By Ken Reed

There are many absurdities about the fact that big-time college football and basketball are considered non-profit operations. It would take a doctoral dissertation to summarize them all.

Of course, perhaps the greatest absurdity and injustice — in a society that touts the virtues of a free market, nonetheless — is that the players that produce the product pulling in all the cash in college sports have their compensation capped at a scholarship to attend classes. That’s it.

Football and men’s basketball operations in the Big Five major conferences pull in billions of dollars a year in revenue from media contracts, ticket sales, club seats, luxury suites, concessions, merchandise sales, etc.

Yet, no matter how much college sports revenues continue to grow, college football and basketball players continue to be exploited. According to a study by the National College Players Association and the Drexel University Sport Management Department, football and men’s basketball players at top sports schools are being denied at least $6.2 billion between 2011 and 2015 under National Collegiate Athletic Association rules that prohibit them from being paid.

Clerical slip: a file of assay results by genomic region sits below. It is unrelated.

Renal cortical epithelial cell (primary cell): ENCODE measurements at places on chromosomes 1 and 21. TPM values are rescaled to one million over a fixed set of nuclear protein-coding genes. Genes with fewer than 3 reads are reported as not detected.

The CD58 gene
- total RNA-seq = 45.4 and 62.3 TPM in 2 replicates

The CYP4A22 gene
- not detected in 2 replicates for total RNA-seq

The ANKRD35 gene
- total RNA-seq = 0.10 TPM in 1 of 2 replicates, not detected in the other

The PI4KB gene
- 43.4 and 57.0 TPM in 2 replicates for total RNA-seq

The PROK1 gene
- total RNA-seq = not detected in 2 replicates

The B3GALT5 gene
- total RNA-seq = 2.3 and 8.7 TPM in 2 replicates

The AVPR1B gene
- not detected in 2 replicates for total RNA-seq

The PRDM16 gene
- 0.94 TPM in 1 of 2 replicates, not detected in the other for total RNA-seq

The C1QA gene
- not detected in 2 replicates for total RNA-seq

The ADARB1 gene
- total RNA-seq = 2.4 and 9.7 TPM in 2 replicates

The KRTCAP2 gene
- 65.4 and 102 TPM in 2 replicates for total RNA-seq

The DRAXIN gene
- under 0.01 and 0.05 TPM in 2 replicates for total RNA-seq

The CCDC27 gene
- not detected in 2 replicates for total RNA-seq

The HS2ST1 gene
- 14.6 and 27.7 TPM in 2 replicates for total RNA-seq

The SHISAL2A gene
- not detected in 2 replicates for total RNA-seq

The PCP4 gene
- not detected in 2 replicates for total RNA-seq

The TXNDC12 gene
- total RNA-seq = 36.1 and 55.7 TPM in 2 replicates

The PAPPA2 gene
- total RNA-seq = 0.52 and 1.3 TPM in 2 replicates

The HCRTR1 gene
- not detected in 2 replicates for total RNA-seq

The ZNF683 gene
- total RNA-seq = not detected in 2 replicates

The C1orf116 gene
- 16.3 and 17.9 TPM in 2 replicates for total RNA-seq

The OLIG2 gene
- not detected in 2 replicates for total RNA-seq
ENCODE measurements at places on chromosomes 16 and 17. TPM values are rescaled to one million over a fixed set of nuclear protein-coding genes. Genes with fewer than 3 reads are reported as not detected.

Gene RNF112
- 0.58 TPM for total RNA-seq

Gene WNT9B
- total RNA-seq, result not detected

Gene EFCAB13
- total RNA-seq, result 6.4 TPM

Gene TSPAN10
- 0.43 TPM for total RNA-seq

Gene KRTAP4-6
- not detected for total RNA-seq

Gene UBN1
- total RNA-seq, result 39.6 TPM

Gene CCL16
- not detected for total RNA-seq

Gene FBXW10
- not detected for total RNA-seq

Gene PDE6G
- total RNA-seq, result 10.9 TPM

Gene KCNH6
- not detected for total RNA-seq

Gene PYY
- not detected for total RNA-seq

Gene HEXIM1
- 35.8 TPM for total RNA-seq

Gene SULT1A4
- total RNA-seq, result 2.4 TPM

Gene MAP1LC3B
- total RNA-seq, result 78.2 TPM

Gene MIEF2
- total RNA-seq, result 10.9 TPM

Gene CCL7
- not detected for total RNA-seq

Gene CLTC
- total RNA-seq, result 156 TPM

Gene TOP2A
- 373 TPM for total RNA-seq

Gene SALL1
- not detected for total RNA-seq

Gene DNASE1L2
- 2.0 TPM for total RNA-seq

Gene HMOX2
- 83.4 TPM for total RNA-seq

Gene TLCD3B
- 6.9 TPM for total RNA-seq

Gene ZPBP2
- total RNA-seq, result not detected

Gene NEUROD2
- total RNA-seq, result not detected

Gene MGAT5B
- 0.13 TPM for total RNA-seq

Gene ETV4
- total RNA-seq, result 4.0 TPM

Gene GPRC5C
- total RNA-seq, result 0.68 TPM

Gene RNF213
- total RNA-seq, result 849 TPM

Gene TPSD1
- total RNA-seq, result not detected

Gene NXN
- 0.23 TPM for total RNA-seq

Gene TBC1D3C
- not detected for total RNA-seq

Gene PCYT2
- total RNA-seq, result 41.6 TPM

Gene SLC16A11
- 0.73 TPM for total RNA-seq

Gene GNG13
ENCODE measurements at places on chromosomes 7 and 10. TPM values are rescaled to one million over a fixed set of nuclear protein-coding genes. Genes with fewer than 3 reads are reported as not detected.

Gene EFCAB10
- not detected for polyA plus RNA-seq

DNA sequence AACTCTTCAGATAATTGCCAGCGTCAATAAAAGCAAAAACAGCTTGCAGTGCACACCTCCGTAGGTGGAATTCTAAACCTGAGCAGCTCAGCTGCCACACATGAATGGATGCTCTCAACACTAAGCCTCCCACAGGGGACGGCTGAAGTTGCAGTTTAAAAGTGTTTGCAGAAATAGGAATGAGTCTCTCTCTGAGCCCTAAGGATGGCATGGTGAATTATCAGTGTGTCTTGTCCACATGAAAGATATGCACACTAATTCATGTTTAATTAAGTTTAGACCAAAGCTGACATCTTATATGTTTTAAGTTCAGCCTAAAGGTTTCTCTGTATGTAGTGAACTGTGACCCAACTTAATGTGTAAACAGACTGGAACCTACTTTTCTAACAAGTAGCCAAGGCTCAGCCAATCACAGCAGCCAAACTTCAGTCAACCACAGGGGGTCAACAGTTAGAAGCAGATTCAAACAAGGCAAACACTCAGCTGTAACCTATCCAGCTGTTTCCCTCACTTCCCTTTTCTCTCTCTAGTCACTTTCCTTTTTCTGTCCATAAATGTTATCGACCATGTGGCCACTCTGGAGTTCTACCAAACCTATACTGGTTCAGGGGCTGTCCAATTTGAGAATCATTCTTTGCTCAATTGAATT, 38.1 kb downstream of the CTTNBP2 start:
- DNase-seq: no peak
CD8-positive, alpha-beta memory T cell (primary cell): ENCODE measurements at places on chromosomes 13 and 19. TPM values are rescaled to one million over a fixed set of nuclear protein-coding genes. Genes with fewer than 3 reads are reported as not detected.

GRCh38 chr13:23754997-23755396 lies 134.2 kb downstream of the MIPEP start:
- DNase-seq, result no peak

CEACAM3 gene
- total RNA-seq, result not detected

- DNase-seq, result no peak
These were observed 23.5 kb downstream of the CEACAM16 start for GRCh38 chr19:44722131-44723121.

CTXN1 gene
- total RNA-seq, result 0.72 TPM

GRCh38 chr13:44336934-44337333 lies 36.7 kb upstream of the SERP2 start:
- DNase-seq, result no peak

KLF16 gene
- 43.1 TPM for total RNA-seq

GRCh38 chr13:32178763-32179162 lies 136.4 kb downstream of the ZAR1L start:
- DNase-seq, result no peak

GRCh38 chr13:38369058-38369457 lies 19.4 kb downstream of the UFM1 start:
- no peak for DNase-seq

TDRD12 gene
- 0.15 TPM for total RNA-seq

“America’s economic system is supposed to operate on free markets,” said UCLA quarterback Brett Hundley, an economics major. “This is a lesson on how damaging it can be when a cartel stifles a free market and, unfortunately, college athletes are the ones on the losing end. It’s not right.”

It’s not right, especially when you consider that coaches salaries continue to balloon. USA Today reports that Duke’s Mike Krzyzewski is making about $10 million a season. Meanwhile, many college athletes don’t even have the full cost of their college attendance covered.

Sports journalist Clay Travis recently asked a great question, “How many non-profit employees made almost $10 million last year?”

Ah, the absurdity of it all …

Ken Reed, Sports Policy Director, League of Fans


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